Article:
Insignificant People, from Unimportant Places (Part 1 of 2)

God will often use the most trivial things, to do His greatest work.

December 16, 2020

"But thou, Bethlehem Ephratah, though thou be little among the thousands of Judah, yet out of thee shall He come forth unto Me that is to be ruler in Israel; whose goings forth have been from of old, from everlasting."

Micah 5:2

Part 1

Today:  The Identity of the King

God has been pointing to the coming Messiah all the way through the Old Testament.  Though the “ungodly line” on the earth could care less, His “godly line” takes great comfort in the accuracy of the prophets of Jehovah and their predictions about the approaching “Anointed One.”  Amazingly the very place of the Messiah’s birth is foretold by the prophet Micah, 700 years before His birth!  Indeed, the Bible is God-breathed.

Let’s take a closer look at Micah’s words.


“But thou, Bethlehem Ephratah.”
This small, relatively unknown town is where King David was born, and it will be the place for the birth of the Lord Jesus Christ.  The name “Bethlehem” means “house of bread.”  Oddly enough, this is where Elimelech and Naomi lived until a famine hit.  Then they left the “house of bread” with their family for Moab, where they ran into great misfortune[1] (Ruth 1).

Early on, the name “Ephratah” meant “the fertile ones or the fruit-fields.”[2]  Later in history, it was changed to Bethlehem.  These names point to the fertility of the region.  When these two names are used together, it clarifies that this is not the “Bethlehem” in Zebulun, but Judah.  The exact town for Jesus’ birth is located.


“Though thou be little among the thousands of Judah.”
When Bethlehem is compared to the thousands[3] in Judah, it is small and insignificant.  In fact, in Joshua’s accounting of the Children of Israel, he does not add Bethlehem to the list of Judah’s cities (Joshua 15:21-31).  It was so small that Nehemiah, in his count, did not include it either (Nehemiah 11:25).  There seems to be a contradiction between Micah’s words and Matthew’s words.  When King Herod asked the chief priests and scribes where the Christ will be born, they said,

“And thou Bethlehem, in the land of Juda, art not the least among the princes of Juda: for out of thee shall come a Governor, that shall rule my people Israel” (Matthew 2:6).

“…thou art not the least,” But really he, by an independent testimony of the Spirit, confirms the prophet, Little in worldly importance, thou art not least (that is, far from least, yea, the very greatest) among the thousands, of princes of Judah, in the spiritual significance of being the birthplace of Messiah…[1] (JFB).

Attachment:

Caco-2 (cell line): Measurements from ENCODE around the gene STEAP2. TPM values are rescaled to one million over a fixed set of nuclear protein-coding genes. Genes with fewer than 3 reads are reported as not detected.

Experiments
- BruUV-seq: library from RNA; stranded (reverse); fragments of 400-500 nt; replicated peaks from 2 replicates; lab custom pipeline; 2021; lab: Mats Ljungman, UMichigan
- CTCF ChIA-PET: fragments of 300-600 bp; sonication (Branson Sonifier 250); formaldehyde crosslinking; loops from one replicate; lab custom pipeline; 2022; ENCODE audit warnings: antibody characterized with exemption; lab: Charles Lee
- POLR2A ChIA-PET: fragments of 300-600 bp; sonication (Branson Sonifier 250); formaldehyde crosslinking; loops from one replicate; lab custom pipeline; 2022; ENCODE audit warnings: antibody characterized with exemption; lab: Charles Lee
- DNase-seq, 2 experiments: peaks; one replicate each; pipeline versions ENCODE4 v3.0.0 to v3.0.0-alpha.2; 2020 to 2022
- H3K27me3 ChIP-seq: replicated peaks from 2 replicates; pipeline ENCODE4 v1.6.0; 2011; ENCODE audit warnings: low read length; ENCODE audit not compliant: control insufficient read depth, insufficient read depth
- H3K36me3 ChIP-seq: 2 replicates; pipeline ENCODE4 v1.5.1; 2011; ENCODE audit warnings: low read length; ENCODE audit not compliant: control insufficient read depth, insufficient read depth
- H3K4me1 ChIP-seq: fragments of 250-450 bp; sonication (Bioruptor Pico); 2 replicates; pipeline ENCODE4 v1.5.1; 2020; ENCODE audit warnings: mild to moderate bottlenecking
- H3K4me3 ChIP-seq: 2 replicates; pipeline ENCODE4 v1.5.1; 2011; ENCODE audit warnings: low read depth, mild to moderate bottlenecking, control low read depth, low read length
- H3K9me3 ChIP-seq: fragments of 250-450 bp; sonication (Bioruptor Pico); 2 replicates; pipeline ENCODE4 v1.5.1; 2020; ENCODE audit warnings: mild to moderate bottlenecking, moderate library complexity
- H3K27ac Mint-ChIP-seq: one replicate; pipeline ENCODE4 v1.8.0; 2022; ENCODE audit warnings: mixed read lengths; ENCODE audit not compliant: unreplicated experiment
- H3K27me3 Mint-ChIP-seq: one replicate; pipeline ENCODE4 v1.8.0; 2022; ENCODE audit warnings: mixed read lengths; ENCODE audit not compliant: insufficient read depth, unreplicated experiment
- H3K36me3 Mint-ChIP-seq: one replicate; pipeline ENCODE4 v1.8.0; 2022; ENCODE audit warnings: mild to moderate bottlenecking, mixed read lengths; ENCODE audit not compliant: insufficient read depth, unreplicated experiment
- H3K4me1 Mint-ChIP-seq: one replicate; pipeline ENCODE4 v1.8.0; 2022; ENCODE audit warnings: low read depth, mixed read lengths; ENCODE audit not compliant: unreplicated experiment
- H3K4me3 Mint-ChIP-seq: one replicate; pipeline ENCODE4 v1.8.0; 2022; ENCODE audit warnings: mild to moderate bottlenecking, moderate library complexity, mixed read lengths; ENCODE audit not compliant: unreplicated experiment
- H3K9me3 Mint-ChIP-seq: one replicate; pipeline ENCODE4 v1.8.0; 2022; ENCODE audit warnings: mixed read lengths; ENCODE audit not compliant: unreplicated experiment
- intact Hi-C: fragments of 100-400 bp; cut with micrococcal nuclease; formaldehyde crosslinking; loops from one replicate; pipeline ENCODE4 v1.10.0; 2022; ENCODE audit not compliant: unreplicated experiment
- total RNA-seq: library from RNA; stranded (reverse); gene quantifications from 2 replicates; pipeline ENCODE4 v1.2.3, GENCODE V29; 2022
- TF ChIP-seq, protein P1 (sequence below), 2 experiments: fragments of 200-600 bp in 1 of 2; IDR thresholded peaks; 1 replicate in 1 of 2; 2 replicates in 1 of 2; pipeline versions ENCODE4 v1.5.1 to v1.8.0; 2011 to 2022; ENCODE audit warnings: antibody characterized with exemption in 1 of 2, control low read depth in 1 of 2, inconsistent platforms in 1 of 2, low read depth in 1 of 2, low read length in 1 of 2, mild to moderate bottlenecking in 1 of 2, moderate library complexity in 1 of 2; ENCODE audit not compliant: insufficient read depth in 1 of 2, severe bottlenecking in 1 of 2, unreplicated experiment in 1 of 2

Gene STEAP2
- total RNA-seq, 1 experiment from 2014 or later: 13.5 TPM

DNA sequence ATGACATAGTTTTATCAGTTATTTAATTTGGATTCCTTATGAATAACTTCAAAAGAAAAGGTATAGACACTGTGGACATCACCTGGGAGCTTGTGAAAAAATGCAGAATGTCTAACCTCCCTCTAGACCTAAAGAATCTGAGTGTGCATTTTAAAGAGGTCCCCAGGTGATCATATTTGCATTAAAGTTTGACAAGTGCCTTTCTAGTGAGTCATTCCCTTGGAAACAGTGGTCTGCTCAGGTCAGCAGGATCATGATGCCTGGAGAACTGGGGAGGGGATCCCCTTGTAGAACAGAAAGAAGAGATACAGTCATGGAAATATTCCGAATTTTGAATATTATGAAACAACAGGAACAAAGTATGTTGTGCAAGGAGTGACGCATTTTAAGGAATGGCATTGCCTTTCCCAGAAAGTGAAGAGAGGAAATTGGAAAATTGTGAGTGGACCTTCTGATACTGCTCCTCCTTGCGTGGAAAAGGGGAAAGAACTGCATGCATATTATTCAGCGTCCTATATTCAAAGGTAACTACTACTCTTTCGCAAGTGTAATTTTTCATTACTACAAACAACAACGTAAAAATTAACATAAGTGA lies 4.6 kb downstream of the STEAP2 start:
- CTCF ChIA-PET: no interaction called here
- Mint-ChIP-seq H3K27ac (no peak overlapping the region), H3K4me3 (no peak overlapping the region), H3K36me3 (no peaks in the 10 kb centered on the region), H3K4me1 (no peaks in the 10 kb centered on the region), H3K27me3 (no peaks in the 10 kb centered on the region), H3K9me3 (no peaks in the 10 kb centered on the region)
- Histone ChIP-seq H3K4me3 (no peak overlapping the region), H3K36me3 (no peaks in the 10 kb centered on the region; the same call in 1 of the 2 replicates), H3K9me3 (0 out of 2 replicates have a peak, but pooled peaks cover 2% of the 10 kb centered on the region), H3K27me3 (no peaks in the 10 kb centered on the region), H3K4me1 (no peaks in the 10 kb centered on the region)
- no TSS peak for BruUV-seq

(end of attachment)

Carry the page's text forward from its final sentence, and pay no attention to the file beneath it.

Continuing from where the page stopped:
“Hath not the scripture said, That Christ cometh of the seed of David, and out of the town of Bethlehem, where David was?” (John 7:42).

“God chooses the little things of the world to eclipse in glory its greatest things…” (JFB).

Think of it, Gideon was a “nobody” that God chose to route the Midianites (Judges 6:15), and Jesus clearly lived on the wrong side of the tracks (John 1:46).  He came from poor people and grew up in the wrong place to be great.  But isn’t this how our God works?!

“But God hath chosen the foolish things of the world to confound the wise, and God hath chosen the weak things of the world to confound the things which are mighty;  And base things of the world, and things which are despised, hath God chosen, yea, and things which are not, to bring to naught things that are:  That no flesh should glory in his presence” (1 Corinthians 1:27-29).

We ought to be encouraged that God can use us too!  Please join us tomorrow as we look at this Great One who will be born in this insignificant Bethlehem.


Quote:  “The birth of Jesus is a birth with a message.  It takes the entire Bible to bring the complete message, but this birth is the core of it:  In Jesus, God is here to give us life, real life”[5] (Eugene Peterson).




[1] The book of Ruth is a great Bible study.  Many practical and spiritual lessons can be learned from Ruth’s experience.
[2] Keil & Delitzsch, Keil & Delitzsch Commentary on the Old Testament, the electronic version in eSword.  Micah 5:2.
[3] “Thousands — Each tribe was divided into clans or “thousands” (each thousand containing a thousand families: like our old English division of counties into hundreds), which had their several heads or “princes”; hence in Matthew 2:6 it is quoted “princes,” substantially the same as in Micah, and authoritatively explained in Matthew” (JFB).
[4] Jamison, Fausset, and Brown.  Jamison-Fausset-Brown’s Commentary, the electronic version in eSword. Micah 5:2.
[5] Peterson’s quote is from his book, The Message of Christmas. Downloaded: Sunday, December 13, 2020.  From: